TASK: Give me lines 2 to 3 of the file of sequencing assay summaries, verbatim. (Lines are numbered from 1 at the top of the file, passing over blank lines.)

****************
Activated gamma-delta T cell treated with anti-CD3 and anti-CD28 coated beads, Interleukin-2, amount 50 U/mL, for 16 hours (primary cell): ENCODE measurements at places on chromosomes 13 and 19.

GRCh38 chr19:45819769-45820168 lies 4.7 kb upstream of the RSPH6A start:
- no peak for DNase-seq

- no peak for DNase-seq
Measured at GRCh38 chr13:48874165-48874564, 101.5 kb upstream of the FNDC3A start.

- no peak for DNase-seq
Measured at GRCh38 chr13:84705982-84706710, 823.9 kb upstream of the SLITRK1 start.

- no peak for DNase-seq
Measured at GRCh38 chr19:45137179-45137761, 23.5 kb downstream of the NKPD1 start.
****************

GRCh38 chr19:45819769-45820168 lies 4.7 kb upstream of the RSPH6A start:
- no peak for DNase-seq